In the movie “Margin Call,” Stanley Tucci’s character, Eric Dale, talks about a bridge he built when he was an engineer that saved people a combined 1531 years in driving time. I started thinking about the fact that Eric only quantified the process efficiency savings the completed bridge offered the community, but avoided any discussion on the cash used, the dollar savings, or the cost of capital. Dale could have quantified the gallons of gas saved and converted that to a dollar value. And he could have contrasted those savings to the cost of building the bridge. But instead, he focused on process savings.
While cost analysis and the cost of capital are familiar concepts within the finance function, they are not often used by business managers in areas such as procurement, shared services, payables, receivables, and apparently engineering. Functional managers often overlook the opportunity cost of maintaining high inventory levels, stretching payables beyond vendor credulity, or the working capital impact of failing to collect receivables in a timely manner.
Increasingly since the great recession, functional managers are beginning to manage cash better and looking beyond productivity to show how they are making their money work for them and their supply chain. Functional managers that do not capture cash use in their departmental reporting miss an opportunity to better understand their true cost of doing business. Consequently, they have little or no awareness of the opportunities to show how they are helping manage cash better.
What are functional measures of cash use? Working capital measures include days payable outstanding (DPO), days sale outstanding (DSO), and days inventory outstanding (DIO). Other cash use measures include the cost of capital, quick ratio, and annualized percentage rate (APR) of return.
How can functional areas of your business measure cash used to show how their functional area not only drives process efficiency, but also increase profit margin and improve the balance sheet? The following are just a few examples of how functional managers can measure, and thereby manage, cash use:
- Payables: use some of the cash on hand to fund an early payment discount program with annualized rates of return of 12%, 18%, even 36% or higher. Compare this to the return on float from today’s short term cash instruments, which are presently at historic lows to show how your procure-to-pay initiatives are impacting net income and cash flow.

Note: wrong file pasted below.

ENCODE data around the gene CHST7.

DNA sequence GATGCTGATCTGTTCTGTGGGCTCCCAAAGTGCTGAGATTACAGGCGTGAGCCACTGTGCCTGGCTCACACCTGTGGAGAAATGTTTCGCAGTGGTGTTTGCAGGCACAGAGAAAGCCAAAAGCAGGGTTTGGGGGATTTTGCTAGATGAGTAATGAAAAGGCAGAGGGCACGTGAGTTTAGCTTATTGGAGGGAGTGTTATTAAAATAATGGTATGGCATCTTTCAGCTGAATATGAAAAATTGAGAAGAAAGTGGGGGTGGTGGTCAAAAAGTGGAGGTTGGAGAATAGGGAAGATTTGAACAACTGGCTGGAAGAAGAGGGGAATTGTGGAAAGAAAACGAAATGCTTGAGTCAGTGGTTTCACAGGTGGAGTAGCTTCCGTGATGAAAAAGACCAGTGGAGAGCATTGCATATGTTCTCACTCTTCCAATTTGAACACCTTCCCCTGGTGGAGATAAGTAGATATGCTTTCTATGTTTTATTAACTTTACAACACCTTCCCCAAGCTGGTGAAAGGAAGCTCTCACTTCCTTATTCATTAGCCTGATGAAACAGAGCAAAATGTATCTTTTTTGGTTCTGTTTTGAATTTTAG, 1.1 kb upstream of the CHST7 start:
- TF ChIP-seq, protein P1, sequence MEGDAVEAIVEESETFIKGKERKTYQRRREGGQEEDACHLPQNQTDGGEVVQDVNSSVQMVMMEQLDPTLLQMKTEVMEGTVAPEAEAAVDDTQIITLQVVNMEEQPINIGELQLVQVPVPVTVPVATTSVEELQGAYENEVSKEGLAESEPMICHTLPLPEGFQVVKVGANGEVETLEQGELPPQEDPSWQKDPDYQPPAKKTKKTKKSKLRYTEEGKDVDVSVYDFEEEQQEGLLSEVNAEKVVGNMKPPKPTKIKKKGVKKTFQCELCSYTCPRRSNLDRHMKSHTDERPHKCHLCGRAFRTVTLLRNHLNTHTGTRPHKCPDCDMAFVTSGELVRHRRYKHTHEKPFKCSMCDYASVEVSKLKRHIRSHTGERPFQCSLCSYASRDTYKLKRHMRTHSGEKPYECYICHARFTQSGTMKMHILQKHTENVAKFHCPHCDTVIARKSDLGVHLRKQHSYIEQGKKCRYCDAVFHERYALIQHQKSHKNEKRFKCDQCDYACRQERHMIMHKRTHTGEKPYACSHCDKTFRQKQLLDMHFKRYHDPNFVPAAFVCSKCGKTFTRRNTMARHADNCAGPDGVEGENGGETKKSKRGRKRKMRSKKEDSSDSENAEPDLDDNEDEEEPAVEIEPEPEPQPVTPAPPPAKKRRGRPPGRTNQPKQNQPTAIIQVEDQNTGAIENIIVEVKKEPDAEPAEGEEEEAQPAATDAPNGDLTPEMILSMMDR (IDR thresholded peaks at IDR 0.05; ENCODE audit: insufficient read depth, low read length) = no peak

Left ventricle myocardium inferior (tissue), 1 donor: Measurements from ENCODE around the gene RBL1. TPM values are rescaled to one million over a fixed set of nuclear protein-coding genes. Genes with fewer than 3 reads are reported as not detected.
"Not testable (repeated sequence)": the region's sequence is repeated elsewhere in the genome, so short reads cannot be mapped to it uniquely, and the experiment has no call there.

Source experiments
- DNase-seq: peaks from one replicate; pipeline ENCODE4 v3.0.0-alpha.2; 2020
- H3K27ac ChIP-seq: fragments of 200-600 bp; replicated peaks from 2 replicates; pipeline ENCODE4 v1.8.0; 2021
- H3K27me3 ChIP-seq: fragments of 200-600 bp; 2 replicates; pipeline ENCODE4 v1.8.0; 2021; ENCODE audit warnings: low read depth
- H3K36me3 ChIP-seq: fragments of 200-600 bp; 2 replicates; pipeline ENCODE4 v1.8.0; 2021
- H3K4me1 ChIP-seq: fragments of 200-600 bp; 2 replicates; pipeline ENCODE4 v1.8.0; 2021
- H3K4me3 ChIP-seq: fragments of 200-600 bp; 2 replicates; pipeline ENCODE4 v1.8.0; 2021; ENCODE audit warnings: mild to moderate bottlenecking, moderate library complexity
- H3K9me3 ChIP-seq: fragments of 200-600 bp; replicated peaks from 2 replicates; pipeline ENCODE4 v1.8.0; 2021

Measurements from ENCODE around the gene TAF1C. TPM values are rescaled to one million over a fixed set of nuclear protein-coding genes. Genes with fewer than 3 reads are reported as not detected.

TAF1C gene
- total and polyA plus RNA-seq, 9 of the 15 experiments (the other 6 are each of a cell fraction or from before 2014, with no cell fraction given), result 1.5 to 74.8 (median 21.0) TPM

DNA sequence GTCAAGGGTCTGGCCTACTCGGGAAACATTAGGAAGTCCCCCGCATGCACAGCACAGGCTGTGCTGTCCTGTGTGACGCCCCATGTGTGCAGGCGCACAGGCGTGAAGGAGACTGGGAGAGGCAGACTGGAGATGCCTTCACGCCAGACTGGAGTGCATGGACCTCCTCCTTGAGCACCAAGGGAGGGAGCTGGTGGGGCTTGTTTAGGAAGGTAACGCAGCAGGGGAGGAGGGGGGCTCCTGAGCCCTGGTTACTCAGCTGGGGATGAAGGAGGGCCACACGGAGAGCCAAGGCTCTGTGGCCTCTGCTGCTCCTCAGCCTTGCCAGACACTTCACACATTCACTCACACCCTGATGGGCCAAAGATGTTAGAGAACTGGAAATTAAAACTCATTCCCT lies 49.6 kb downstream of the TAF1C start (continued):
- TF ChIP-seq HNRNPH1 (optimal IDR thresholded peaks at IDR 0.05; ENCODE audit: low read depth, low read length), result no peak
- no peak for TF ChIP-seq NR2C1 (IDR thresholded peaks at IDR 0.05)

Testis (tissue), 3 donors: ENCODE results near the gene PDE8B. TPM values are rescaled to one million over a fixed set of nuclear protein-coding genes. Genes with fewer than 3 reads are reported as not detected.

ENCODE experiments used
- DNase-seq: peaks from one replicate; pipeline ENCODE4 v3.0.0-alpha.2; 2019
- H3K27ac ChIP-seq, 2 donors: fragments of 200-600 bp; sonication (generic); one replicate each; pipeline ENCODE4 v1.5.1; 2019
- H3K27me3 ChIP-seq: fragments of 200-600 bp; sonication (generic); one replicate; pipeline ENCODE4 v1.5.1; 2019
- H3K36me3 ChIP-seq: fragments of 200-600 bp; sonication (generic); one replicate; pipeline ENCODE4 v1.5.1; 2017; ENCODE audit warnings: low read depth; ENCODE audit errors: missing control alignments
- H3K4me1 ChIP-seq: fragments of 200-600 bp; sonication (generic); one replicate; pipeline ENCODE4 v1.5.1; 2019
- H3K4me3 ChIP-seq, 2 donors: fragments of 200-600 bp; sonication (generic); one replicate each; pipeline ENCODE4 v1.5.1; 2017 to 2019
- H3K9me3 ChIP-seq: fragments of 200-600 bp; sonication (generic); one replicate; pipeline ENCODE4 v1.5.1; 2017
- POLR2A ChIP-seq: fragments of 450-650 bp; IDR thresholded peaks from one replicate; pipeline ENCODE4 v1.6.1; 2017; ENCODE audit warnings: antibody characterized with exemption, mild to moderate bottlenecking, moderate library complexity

- Receivables: drive efficiency improvements in your order-to-cash process to not only improve customer satisfaction through automation and invoice error reduction, but also reduction of days sale outstanding (DSO) to show how your order-to-cash initiatives are impacting cash flow.
- Inventory: leverage advanced ship notices from your suppliers to manage goods to tight re-order levels and ensure your business is neither over-stocked nor under-stocked, and show how this impacts the profitability of your organization.
In this video Belinda Cordina, Procurement Manager at Nalco, shares how Nalco has improved customer service, vendor relations and working capital across various business functions with a business network to improve customer and supplier collaboration.
Operating cash flow is the lifeblood of a company and perhaps the most important barometer investors have. Although many investors gravitate toward net income, operating cash flow is arguably a better measure of a company’s financial health because cash is still king and a company that does not generate positive cash flow over the long-term will not succeed.
Perceptive executives have clearly come to understand that creating value means embracing networks of people and coordinating their efforts to deliver business results faster. According to a study done by CFO Magazine, global finance executives view using technologies – like business networks – to better discover, connect, and collaborate with their customers, suppliers, and other trading partners as a top priority for agility and growth.
And more will surely embrace such thinking. Managing cash is challenging – particularly under today’s uncertain economic conditions; however, companies that embrace innovative solutions designed to fuel collaboration and drive efficient processes will be able to do it more effectively and drive profitability across the functional areas of their business.
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